A further threat to small firms under the new regulatory regime comes in the form of capital requirements and compliance costs. With proposed requirements such as full time dedicated compliance officers, duplicate hardware lines, and full business continuity back-up facilities, the burden on small market participants would be disproportionate and potentially destructive. Smaller market participants may struggle to maintain a viable business in Europe under these pressures and choose, instead, to exit the European market.

In a similar vein, there are concerns that the MiFID II proposals around Order to Trade Ratios will restrict competition between venues. The proposals fail to consider the impact of OTRs on a new trading venue: new platforms are only able to start business by quoting prices without trades as there will not yet be the liquidity to fill them. If OTRs come into force, fewer participants will be able to afford to add liquidity to new markets by starting to quote there.

There is also a potential risk that under MiFID II the number of clearing houses will decrease, meaning less choice for consumers. Banks once committed themselves to clear business for market participants, but because of the increase in capital requirements to do this, some banks have ceased clearing, and those still doing so are under pressure. With fewer clearing houses in the markets the risks are concentrated in the few still operating: creating a ticking time bomb.

Dark pools also provide competition to the central markets: they’re good for executing large institutional orders without moving markets, but they were intended as a supplementary trading venue to the centralized markets and must remain that way. The proposals to increase tick sizes will only serve to drive business into the dark: by forcing spreads to widen it will become easier for systematic internalisers and dark pools to improve on price. If too much business is transacted in the dark, market makers will not receive enough information to quote accurately: spreads will widen further and liquidity will drop.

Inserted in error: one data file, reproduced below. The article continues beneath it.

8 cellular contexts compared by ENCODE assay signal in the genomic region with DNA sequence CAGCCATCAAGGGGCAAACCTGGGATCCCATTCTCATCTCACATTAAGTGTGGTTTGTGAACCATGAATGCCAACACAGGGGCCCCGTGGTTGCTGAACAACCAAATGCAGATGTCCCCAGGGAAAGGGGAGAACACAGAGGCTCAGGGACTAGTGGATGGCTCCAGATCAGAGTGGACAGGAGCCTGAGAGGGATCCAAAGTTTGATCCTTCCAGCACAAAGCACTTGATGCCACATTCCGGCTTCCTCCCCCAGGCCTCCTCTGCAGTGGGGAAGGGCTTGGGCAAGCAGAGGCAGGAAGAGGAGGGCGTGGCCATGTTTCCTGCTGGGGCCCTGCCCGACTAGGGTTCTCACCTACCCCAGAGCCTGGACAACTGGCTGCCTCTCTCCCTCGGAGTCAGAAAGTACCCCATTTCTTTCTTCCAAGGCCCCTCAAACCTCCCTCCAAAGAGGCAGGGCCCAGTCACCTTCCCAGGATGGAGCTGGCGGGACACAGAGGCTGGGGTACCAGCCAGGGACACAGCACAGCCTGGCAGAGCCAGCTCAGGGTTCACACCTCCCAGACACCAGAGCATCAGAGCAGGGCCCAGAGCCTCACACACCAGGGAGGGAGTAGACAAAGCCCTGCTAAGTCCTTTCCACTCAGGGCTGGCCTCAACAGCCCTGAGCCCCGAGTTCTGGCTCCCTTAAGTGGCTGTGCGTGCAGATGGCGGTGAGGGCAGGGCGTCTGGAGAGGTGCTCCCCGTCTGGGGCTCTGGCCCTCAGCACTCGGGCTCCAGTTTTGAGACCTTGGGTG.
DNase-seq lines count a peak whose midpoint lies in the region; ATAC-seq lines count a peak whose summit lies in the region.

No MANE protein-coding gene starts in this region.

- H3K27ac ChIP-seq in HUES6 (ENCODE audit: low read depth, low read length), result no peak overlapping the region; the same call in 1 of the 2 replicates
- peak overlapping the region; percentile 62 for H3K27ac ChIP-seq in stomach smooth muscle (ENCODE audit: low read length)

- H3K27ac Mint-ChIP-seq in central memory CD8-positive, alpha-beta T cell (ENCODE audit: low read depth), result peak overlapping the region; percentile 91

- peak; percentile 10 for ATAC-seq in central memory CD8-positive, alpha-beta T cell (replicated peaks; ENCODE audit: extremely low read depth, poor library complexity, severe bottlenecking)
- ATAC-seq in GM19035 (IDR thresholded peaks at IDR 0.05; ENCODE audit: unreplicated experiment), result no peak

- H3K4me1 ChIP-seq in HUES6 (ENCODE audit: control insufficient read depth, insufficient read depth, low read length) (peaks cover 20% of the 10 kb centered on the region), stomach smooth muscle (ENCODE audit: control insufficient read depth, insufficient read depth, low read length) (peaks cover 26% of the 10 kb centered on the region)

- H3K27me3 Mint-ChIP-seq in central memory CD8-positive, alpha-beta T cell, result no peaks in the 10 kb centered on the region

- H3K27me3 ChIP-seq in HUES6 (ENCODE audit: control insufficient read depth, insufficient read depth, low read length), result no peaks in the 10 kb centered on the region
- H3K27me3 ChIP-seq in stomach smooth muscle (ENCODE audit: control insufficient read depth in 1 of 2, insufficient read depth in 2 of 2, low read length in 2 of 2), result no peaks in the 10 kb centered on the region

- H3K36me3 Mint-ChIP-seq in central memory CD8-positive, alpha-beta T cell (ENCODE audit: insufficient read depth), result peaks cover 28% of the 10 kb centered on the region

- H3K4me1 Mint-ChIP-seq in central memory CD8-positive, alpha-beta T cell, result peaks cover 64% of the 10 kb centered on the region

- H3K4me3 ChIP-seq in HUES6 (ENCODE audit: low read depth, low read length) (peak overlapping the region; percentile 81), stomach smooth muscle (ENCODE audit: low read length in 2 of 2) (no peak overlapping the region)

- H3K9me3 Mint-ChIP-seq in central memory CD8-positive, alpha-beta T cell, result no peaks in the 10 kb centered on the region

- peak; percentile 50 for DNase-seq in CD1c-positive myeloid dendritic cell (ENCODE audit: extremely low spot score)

Central markets are the main driver of a well-functioning economy, in which risk transfer can take place in an efficient and transparent way, but proposed regulation risks driving the markets to internalization and order crossing, which could have severe consequences.

This brings us back to where we started, looking in 2022 at a reduction in the number of participants and technological innovation, leading to wider spreads, more internalized business and fewer market makers: an interminable downward spiral away from a liquid centralized marketplace. This outcome would run contrary to MiFID II’s original endeavour to ensure trading across all asset classes occurred as much as possible in open and transparent markets.

In a scientific experiment it is customary to change a single variable at a time, to conclusively prove the relationship of cause and effect between change of input and change of outcome. While we can all appreciate that to do so with the markets would be impractical, so many changes are being made through MiFID II that it seems impossible that we will be able to look back and accurately determine which elements of the legislation proved to be good or bad. We will only have a single litmus test: have we preserved liquidity in our markets or not? This is the responsibility held by all our regulators today, not just ‘the market’, and we will all look to see the results in 2022.

For more information on the types of market participant and the structure of today’s markets, click here.

First published by, 9th March 2015.